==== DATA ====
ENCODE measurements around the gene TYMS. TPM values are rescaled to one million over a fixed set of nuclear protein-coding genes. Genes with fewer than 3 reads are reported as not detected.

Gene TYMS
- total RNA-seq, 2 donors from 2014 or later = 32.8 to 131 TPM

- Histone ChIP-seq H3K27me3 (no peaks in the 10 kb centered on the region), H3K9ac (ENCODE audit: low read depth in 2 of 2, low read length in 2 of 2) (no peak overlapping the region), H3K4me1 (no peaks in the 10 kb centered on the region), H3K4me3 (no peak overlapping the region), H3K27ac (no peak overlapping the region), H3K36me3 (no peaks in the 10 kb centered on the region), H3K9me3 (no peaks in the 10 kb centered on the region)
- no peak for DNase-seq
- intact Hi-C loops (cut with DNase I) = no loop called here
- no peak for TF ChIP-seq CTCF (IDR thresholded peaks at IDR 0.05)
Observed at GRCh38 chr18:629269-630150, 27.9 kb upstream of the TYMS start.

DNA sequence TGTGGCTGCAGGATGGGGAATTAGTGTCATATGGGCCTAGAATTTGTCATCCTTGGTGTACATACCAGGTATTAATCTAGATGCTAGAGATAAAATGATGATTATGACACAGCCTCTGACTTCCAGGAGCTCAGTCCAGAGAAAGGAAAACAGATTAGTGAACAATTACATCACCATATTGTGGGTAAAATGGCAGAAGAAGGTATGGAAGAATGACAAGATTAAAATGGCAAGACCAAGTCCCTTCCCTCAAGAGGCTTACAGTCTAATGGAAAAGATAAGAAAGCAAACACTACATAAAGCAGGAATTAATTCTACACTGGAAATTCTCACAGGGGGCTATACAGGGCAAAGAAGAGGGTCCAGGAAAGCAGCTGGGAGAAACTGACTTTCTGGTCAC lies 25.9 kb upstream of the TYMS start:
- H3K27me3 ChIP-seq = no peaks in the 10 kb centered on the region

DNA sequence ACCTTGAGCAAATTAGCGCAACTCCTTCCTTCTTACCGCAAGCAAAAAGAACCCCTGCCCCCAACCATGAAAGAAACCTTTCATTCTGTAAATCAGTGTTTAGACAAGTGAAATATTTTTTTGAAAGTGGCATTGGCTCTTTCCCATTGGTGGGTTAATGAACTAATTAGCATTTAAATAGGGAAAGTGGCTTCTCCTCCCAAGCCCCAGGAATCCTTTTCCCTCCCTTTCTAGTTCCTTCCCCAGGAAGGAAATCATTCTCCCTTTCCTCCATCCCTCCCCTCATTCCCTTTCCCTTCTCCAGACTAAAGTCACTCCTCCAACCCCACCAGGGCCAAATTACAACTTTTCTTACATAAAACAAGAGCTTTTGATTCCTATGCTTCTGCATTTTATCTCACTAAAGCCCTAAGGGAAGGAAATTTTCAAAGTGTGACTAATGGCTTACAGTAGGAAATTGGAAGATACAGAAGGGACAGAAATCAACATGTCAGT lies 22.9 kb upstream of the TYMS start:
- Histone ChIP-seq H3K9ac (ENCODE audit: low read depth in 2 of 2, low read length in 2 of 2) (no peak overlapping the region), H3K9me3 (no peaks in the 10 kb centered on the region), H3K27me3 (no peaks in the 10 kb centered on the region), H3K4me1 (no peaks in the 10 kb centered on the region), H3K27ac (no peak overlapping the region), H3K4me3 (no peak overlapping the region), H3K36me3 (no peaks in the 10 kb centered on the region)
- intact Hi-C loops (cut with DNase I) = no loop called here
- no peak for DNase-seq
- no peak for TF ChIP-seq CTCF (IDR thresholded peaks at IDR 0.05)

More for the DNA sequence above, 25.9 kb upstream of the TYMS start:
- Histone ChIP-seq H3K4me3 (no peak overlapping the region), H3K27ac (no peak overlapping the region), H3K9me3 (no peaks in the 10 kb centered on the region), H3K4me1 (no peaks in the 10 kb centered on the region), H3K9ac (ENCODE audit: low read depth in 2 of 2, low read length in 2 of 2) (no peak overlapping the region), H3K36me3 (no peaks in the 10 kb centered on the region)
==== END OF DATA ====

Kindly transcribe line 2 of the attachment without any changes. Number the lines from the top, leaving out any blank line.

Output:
Gene TYMS